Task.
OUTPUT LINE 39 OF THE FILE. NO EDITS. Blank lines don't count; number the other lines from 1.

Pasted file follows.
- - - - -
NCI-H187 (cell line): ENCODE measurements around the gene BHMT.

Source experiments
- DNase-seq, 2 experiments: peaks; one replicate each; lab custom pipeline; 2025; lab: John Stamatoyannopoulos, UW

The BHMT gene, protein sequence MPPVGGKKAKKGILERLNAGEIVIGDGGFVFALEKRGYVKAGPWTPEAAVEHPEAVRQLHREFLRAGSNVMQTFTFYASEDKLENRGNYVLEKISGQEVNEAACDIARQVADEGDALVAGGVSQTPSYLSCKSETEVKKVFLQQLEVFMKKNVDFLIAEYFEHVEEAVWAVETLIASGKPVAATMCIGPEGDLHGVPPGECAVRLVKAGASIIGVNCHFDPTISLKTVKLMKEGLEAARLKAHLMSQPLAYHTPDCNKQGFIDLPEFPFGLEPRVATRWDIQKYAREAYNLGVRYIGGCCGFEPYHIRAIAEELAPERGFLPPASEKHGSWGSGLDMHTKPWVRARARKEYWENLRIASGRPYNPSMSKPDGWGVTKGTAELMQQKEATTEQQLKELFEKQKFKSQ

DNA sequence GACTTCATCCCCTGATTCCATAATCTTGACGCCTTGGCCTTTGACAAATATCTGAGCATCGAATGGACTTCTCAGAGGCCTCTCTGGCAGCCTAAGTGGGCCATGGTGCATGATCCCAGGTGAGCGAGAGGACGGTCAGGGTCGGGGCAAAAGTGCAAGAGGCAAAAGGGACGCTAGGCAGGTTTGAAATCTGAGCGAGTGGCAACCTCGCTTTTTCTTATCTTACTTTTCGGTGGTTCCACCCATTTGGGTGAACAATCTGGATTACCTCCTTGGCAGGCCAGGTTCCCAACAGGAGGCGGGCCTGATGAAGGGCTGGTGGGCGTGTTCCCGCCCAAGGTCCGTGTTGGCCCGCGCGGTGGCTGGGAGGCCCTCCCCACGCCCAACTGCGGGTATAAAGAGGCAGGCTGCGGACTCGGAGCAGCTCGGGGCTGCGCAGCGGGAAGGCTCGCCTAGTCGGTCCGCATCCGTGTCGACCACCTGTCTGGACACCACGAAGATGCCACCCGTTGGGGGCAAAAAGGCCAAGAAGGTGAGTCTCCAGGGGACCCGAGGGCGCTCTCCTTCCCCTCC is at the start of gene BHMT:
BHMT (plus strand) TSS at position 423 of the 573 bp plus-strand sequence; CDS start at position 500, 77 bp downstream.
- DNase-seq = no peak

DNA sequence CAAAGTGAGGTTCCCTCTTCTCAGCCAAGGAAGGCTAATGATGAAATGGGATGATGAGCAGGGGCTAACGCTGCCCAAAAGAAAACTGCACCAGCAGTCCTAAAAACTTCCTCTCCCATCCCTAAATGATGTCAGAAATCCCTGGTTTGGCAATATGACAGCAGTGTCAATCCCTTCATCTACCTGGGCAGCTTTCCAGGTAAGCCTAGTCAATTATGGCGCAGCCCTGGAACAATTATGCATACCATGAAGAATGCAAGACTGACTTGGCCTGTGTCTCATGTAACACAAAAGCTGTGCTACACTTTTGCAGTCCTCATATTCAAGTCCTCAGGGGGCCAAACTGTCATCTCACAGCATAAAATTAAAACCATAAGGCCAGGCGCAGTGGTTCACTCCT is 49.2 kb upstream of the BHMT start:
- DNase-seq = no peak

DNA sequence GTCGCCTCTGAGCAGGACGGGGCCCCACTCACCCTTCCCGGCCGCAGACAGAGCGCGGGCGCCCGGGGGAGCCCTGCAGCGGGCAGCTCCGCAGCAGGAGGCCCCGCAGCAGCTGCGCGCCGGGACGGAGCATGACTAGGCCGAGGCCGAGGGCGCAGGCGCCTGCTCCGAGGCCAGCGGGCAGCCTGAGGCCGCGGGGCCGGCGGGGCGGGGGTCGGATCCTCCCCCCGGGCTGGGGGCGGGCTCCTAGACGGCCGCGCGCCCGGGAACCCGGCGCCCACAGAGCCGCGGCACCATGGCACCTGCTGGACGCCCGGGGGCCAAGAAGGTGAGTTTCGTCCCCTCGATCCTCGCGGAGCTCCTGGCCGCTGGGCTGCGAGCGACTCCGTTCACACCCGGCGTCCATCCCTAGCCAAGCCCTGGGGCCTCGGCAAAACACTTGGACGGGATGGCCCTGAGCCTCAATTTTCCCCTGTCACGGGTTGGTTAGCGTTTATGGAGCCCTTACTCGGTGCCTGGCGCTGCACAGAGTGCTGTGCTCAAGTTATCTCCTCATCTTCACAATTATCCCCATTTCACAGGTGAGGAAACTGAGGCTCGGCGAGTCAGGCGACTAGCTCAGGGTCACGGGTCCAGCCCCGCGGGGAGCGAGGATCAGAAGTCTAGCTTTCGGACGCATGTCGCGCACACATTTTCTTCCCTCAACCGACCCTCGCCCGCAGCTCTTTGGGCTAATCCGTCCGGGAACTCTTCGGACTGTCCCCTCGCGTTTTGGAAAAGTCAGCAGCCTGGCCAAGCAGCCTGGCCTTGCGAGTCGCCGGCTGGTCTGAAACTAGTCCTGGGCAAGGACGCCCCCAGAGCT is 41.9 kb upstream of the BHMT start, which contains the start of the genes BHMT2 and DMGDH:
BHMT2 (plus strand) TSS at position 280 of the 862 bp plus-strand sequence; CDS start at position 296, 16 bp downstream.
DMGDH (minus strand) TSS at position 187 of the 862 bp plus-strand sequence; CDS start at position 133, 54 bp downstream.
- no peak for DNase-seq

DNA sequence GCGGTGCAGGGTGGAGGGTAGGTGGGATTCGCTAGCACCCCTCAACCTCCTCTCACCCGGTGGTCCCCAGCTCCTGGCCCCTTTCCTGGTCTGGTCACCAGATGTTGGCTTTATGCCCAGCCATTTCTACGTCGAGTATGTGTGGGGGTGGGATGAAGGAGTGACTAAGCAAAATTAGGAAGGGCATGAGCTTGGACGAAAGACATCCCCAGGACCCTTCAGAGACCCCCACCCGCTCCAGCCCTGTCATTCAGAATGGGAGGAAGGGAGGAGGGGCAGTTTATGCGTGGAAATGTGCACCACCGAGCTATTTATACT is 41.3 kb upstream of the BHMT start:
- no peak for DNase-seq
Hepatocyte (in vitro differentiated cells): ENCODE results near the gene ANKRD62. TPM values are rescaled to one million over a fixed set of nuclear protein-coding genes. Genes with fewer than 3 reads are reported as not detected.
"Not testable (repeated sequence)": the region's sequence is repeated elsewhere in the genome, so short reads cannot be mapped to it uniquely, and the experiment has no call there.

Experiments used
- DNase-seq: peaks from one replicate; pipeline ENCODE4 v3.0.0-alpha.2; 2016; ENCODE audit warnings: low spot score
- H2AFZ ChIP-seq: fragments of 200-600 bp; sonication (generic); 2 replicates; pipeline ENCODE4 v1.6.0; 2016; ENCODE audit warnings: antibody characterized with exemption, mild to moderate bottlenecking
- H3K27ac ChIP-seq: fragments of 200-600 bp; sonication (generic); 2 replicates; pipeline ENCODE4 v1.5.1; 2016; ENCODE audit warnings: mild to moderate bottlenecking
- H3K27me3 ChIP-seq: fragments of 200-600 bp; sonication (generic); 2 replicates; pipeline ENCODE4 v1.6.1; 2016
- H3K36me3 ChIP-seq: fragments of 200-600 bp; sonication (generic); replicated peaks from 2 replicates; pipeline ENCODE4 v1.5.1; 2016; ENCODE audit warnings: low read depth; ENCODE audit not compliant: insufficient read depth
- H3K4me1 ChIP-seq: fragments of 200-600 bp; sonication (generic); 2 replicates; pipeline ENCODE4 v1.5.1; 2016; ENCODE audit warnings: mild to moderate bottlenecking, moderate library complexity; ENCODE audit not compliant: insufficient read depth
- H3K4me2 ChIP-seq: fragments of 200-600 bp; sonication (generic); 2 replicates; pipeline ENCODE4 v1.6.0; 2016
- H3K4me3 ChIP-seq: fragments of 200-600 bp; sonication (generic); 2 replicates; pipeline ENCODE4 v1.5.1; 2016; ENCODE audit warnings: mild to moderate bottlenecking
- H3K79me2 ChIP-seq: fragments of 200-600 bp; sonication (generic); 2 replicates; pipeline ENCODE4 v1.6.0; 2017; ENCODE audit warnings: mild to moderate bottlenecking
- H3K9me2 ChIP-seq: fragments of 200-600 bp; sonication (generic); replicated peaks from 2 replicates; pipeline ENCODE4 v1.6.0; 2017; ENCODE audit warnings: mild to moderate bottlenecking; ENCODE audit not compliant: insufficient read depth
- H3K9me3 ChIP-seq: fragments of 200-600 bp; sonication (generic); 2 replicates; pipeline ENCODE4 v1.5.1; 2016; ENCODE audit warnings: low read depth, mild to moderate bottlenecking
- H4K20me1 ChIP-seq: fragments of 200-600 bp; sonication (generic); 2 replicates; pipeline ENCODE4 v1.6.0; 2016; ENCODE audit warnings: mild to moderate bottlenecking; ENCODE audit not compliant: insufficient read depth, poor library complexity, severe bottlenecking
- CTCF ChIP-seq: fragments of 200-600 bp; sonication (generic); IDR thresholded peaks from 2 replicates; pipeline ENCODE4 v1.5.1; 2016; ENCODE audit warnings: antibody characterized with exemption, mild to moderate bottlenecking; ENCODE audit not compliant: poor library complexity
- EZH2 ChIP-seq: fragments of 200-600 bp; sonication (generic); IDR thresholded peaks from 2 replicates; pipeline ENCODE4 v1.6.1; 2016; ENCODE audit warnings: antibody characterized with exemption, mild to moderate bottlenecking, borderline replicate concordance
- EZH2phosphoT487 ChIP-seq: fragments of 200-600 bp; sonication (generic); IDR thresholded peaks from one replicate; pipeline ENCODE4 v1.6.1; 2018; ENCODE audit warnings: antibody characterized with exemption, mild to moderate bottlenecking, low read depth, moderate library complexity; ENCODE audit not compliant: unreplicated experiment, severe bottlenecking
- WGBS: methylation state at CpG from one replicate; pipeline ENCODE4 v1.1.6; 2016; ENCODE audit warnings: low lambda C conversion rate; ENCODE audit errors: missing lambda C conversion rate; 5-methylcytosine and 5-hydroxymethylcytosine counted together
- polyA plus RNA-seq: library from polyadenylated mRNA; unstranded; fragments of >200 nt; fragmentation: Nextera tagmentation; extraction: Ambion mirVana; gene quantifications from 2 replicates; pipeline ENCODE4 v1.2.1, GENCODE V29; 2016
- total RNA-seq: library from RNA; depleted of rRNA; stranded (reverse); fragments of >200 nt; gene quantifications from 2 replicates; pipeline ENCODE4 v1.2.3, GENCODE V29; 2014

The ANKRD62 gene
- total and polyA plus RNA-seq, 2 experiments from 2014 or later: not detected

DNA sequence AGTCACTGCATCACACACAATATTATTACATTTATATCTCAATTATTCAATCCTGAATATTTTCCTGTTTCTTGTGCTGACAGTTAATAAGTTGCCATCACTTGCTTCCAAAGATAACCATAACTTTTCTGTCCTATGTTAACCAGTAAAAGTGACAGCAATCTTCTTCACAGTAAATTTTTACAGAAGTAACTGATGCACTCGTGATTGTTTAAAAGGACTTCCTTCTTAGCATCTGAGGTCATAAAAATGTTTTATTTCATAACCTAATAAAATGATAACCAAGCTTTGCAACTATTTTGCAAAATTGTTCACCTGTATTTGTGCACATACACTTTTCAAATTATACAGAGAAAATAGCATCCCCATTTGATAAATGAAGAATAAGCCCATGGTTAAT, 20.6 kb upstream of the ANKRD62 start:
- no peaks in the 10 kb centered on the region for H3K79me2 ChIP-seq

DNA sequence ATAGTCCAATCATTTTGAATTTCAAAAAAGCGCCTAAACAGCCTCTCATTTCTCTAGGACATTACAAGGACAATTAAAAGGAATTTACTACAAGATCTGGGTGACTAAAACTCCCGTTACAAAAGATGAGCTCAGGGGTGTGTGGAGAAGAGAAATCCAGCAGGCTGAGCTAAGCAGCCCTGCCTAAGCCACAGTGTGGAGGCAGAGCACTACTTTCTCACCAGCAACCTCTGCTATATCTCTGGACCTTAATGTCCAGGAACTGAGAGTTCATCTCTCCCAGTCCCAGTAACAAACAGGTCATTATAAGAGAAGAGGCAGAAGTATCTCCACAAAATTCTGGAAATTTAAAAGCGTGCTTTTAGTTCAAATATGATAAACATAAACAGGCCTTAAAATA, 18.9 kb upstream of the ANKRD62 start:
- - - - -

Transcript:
DNA sequence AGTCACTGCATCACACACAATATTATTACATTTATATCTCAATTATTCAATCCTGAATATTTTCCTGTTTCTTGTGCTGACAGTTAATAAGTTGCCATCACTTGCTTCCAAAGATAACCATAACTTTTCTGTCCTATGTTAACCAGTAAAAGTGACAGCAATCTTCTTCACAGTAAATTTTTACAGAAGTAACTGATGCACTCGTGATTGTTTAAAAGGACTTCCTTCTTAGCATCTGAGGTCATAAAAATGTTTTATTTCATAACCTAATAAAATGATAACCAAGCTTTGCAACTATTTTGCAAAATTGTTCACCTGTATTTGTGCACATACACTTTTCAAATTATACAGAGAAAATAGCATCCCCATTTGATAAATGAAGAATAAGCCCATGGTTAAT, 20.6 kb upstream of the ANKRD62 start: